Written by John Lounsbury
If there ever was a time to read Endgame, it is now. The full title gives a stronger message about what the book addresses : Endgame: The End of the Debt Supercycle and How It Changes Everything
I have had this book for over a year, finished reading it all the way through shortly after receiving it and have returned to reread various sections several times since. It is a book that will keep coming off the book shelf for further review long after the first reading.
There is a strange sensation when reading this book for anyone who, like me, has read John Mauldin’s weekly epistles to the multitudes for quite a number of years; it is like reading something written by a family member. There is a long-familiar style that permeates every page, even though the book has a skilled co-author in Jonathan Tepper.
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Some of the arguments and discussions presented are in fact related to things that have appeared in weekly newsletters. And yet the book seems fresh and cogent on its own merit – definitely not a rehash of anything that came before.
This book is especially valuable this summer because it appears that the Eurozone may finally make some definitive moves to resolve the political crisis, which ultimately is what they have. The debt and economic issues are merely symptoms of the underlying political mess. Mauldin and Tepper have written a guide book for the debt and economic burdens that must be resolved by the various portions of the Eurozone and the rest of the EU (European Union) in Part Two of the book (A World Tour: Who Will Face Endgame First?), which is divided between the U.S. (Chapter Nine, 40 pages) and the rest of the world (Chapters Ten through Fifteen, 78 pages with 31 devoted to Europe).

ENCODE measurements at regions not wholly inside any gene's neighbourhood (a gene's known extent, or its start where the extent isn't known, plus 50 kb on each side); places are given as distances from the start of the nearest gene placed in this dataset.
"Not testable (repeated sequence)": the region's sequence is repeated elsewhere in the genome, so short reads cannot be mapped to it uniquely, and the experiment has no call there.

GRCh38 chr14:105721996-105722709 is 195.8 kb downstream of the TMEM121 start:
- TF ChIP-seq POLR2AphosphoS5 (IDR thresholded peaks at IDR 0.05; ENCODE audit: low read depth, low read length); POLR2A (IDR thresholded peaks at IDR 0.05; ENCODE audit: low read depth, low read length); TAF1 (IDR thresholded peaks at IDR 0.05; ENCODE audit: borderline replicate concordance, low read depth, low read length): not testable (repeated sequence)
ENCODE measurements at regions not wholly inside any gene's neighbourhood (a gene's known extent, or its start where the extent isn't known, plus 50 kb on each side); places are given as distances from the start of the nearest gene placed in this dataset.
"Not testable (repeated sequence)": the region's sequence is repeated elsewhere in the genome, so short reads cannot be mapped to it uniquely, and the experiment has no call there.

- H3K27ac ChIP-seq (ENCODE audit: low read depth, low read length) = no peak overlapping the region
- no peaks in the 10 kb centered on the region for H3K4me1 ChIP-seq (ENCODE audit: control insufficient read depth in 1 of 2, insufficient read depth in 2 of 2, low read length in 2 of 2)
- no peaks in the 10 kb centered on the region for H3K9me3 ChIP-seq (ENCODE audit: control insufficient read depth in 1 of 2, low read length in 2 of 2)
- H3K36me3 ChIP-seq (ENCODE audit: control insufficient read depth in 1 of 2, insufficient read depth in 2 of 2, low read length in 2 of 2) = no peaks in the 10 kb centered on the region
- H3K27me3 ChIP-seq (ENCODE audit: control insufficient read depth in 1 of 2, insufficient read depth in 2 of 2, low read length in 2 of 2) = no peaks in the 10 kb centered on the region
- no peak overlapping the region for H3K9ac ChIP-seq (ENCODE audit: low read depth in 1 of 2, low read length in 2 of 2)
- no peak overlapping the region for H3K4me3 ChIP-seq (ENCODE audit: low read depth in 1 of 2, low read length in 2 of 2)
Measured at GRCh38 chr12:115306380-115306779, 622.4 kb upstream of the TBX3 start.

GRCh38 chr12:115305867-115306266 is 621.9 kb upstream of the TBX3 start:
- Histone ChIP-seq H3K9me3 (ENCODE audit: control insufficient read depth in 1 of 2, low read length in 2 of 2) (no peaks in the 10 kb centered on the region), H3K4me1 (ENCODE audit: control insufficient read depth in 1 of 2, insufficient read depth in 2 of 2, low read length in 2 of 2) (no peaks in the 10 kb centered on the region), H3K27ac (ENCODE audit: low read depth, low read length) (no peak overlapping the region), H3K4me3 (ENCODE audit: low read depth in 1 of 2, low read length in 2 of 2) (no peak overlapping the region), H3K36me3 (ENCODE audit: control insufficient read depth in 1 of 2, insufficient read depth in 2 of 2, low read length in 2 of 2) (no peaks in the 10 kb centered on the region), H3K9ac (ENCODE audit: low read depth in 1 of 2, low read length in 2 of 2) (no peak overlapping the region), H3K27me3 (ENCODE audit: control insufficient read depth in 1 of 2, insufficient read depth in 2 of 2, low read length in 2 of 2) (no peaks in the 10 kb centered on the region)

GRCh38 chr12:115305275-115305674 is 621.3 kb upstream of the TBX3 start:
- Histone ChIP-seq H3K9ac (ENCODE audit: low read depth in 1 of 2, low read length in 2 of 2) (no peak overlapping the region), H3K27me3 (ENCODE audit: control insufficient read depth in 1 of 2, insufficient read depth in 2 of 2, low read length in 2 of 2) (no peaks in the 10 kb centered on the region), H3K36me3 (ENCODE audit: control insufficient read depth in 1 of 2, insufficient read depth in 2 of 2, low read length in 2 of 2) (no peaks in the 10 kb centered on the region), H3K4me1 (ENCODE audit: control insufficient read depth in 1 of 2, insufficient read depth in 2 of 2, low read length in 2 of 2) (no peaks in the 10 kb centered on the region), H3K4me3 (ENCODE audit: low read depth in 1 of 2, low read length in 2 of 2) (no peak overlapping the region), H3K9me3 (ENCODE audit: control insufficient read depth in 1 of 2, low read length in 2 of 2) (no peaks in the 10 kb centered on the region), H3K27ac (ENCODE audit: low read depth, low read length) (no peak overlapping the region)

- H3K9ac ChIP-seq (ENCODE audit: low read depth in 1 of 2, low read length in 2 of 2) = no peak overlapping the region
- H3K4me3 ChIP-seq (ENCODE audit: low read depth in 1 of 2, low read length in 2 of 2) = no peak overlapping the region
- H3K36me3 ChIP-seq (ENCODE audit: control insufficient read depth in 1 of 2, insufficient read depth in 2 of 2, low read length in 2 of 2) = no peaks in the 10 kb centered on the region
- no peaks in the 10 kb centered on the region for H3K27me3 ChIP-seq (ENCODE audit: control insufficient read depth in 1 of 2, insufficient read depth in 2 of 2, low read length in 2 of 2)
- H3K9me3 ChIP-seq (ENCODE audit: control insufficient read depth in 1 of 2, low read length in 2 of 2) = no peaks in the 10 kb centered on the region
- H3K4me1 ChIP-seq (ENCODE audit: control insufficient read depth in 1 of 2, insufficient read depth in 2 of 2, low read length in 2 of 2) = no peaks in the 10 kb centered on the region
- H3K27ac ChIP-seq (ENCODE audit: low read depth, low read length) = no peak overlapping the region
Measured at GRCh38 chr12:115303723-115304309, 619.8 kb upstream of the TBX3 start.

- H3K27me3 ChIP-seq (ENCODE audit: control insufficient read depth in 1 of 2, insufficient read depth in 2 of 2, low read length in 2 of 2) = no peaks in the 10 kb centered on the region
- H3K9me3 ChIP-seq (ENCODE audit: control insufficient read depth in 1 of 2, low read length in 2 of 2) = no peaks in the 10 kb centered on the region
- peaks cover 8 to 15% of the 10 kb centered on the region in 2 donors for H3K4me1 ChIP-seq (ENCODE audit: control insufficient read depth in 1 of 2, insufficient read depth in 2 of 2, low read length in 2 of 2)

Considering themes that run through the book, one would be “We should have known better.” That idea is found in the introduction and repeatedly throughout the book, right up to Chapter Fifteen “Unintended Consequences” where the authors write (p. 287):
“…many, if not all of the bubbles that have occurred since the Dutch Tulip Mania in the seventeenth century have been precipitated by a combination of financial liberalization and innovation.”
The “should have known better” argument reappears throughout the book in different forms. Perhaps the best example is Chapter Five, “This Time is Different”. This chapter is devoted to a discussion with the authors of the book with the same title (Carmen Reinhart and Kenneth Rogoff). This reviewer found the discussion created a metaphoric image: The blasé attitude of the dancers in the ballroom of an economic boom cruise ship remain oblivious to the fact that every once in a while that ship can be an HMS Titanic until they find themselves in salt water surrounded by ice floes.
The conclusion is obvious, we should have known better than to assume that no more disasters could affect us. Yet the authors leave a lingering doubt with this reader that they have the opinion we still may not “know better” and that past ignorance may still be a player in future events.
And the future events still have a long way to go to complete the drama entitled “The Endgame.” Right at the start of Chapter One, the crisis of 2007-08 is labeled “Act I, The Beginning of the End,” an act that consumed 60-years following the end of World War II.